Widening of the wealth gap: the rise of billionaires

by | Jul 12, 2022 | Corporate power, Global inequalities | 0 comments

Photo by Mufid Majnun on Unsplash

Article by Esme Campbell

An alarming statistic released by the House of Commons estimates that by 2030, the richest 1% will possess two-thirds of all global wealth [1]. The widening wealth gap is no longer just a gap, but a gaping ravine in all societies across the world. For the past few decades, financial inequality has been rapidly advancing on a global scale; a rate which greatly accelerated with the onset of the Covid-19 pandemic. With nearly 2,800 billionaires in the world, owning 3.5% of global wealth, the money falling into their pockets echoes louder as average incomes for those in poverty plummet whilst their riches grow. The fundamental problem with the wealth gap is the extent of inequality it fosters. As wealth disparities have grown, we have witnessed a huge increase in global inequality and poverty. Oxfam recorded that the 26 richest individuals combined have the same amount of money as the poorest half of the human race, 3.9 billion people. Nearly all of those 3.9 billion live on less than $5.50 per day. Income inequality not only has negative consequences for economic growth but also uproots social stability in society. It exposes and empathises a multitude of additional social problems like racism, sexism and xenophobia since racial minorities and other marginalised groups are inevitably more likely to suffer in poverty than the socially privileged. So, why has the wealth gap increased? What caused the acceleration of inequality?

Oxfam reports that the Covid-19 pandemic saw an increase in billionaires’ fortunes larger than the last 14 years combined, the greatest annual increase since records began [2]. The wealth of the 10 richest men has doubled, whereas the incomes of 99% of the world faltered. However, financial inequality has infected more people than Covid-19 and had been consistently rising prior to the pandemic. Free market policies and liberal economics enforce reduced regulation of capitalism. The capitalist market breeds inequality and favours the already wealthy; it’s the core culprit of the wealth gap, resting on the backs of an underpaid, mistreated workforce. Amazon, for example, which is responsible for Jeff Bezos’ accumulated riches, has continuously been found to have poor working conditions where numerous media reports have exposed the dehumanizing atmosphere [3].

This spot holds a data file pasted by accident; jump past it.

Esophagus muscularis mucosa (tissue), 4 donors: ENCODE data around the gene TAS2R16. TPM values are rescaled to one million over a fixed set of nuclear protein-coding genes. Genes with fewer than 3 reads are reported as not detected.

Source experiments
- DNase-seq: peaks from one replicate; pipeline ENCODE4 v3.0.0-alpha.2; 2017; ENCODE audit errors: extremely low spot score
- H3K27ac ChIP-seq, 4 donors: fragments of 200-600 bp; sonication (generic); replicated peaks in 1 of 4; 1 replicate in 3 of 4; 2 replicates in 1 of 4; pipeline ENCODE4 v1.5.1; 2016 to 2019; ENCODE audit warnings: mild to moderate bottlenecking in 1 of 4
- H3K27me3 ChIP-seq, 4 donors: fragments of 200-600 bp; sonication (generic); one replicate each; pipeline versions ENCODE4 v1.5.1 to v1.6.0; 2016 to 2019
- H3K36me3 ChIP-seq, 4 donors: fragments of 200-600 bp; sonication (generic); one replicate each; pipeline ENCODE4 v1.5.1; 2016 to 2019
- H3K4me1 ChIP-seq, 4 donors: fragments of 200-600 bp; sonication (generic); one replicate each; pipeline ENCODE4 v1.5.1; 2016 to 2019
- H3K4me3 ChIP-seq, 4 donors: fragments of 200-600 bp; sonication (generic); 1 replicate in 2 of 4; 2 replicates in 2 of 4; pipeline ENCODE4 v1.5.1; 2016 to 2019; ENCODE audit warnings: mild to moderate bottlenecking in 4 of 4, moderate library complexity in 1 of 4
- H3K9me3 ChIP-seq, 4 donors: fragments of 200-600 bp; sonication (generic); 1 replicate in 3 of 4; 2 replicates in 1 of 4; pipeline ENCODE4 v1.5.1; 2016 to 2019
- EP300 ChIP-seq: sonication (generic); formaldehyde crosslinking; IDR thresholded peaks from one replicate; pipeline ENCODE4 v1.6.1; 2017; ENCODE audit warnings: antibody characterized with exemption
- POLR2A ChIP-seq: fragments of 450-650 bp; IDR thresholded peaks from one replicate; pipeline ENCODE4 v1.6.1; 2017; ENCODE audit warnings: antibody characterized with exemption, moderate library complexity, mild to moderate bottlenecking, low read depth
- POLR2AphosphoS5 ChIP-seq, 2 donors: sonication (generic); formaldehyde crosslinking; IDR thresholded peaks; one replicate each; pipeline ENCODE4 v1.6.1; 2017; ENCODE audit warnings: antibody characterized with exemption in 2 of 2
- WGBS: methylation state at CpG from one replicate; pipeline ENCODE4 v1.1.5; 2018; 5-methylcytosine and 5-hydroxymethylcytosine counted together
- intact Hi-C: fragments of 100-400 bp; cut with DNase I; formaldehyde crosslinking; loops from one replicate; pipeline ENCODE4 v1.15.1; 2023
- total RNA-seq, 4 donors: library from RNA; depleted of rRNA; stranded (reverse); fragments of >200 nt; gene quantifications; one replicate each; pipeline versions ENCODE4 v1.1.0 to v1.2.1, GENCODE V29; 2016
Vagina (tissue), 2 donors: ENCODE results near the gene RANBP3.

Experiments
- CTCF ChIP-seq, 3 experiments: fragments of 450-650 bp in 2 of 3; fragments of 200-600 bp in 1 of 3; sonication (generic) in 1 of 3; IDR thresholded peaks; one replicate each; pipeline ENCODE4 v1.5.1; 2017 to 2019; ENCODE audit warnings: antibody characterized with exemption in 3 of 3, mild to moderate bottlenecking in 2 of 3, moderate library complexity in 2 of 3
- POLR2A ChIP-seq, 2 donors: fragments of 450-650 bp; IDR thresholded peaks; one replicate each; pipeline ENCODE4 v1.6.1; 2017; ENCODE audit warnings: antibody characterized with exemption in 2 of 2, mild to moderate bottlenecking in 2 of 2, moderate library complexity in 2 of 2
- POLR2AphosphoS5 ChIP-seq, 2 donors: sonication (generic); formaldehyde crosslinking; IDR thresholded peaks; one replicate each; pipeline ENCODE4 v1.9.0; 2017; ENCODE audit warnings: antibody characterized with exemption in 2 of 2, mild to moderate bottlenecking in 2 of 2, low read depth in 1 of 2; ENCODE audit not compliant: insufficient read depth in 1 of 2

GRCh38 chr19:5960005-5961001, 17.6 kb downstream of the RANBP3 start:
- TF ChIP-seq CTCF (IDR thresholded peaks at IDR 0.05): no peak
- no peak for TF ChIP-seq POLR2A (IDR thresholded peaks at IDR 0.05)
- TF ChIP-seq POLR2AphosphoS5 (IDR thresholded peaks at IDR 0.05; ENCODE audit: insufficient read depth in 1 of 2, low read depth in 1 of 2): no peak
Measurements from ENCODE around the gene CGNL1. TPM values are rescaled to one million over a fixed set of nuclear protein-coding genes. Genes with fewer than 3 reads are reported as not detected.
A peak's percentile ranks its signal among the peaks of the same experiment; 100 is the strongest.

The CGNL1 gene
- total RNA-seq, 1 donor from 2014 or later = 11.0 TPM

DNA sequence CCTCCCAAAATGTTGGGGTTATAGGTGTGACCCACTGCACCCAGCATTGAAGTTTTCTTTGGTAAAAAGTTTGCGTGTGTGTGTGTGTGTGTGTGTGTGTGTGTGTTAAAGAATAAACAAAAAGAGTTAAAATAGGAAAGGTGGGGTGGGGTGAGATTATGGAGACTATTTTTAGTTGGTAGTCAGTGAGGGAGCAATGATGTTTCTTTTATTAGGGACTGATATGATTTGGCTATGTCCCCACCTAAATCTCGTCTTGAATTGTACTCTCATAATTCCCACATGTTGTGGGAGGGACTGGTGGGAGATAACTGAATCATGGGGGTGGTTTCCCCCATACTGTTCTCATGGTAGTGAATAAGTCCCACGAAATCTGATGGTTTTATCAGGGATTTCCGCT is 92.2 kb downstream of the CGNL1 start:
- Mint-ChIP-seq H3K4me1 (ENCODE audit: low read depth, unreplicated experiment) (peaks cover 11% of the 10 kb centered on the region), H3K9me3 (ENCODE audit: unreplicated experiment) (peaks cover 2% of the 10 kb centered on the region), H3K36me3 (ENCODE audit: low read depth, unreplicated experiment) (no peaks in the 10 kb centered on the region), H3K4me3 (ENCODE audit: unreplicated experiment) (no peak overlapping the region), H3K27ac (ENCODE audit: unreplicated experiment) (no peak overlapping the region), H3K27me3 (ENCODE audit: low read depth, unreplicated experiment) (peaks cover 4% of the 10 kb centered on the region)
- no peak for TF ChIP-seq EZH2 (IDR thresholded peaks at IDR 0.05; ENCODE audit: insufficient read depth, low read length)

Neoliberal approaches to economic policies in recent decades, defined largely by tax cuts, the declining influence of unions and welfare cuts have driven inequality acceleration. Since the end of socialist policies in the UK post-war consensus, ending with the election of Thatcher, there has been less market regulation, reduced taxation of the rich, privatisation of industries and welfare cuts. Policies like these are reflected in countries all over the world, the US in particular favours neoliberal economic market policies. ‘Trickle down’ economics, promoted by Reagan, was an excuse to benefit the already affluent. Wealth hasn’t ‘trickled down’ to the lower classes as liberalism suggested it would, instead the rich are becoming richer and the poor are becoming poorer. The UN estimated that in 2021, 751 million people worldwide live in poverty [4].  At the other extreme end, the wealthiest 0.0001% sit comfortably on their riches, which grew by 14% between 2019-2021. The most immoral part of it? The majority of that money is not going anywhere. It’s not being invested back into the economy or offered to charity organisations, it’s solely a show of the mass production of capital. Climate change, poverty, homelessness; all these problems can be helped with the wealth of billionaires. Money is power, and the richest individuals have the power to aid solutions to the world’s challenges. The UN informed Elon Musk that 6 billion- 3% of his fortune- could be utilised to overcome world hunger: 11 people around the world die from starvation every minute [5], but none of his fortune has been put towards fixing this crisis. Musk isn’t the only one failing to help, however; Jeff Bezos has given less than 1% of his net worth to charity [6].  The fundamental truth of the wealth gap is that such extreme levels of inequality we see today are unethical and immoral. There is no justifiable cause for anyone to have a billion dollars – no one can work billion times harder than anyone else. The accumulation of extraordinary amounts of wealth is achieved through exploitation, and as the rich become richer, and the wealth gap widens, millions continue to suffer every day. Ironically, those with the power to fix this, are the ones that choose to keep them there.


[1] https://www.theguardian.com/commentisfree/2018/apr/12/wealth-inequality-reasons-richest-global-gap

[2] https://www.oxfam.org/en/5-shocking-facts-about-extreme-global-inequality-and-how-even-it

[3] https://www.theguardian.com/commentisfree/2021/may/26/amazon-workers-are-rising-up-around-the-world-to-say-enough

[4] https://unstats.un.org/sdgs/report/2021/goal-01/

[5] https://www.oxfam.org/en/press-releases/six-fold-increase-people-suffering-famine-conditions-pandemic-began

[6] https://time.com/6082884/jeff-bezos-philanthropy-priorities/


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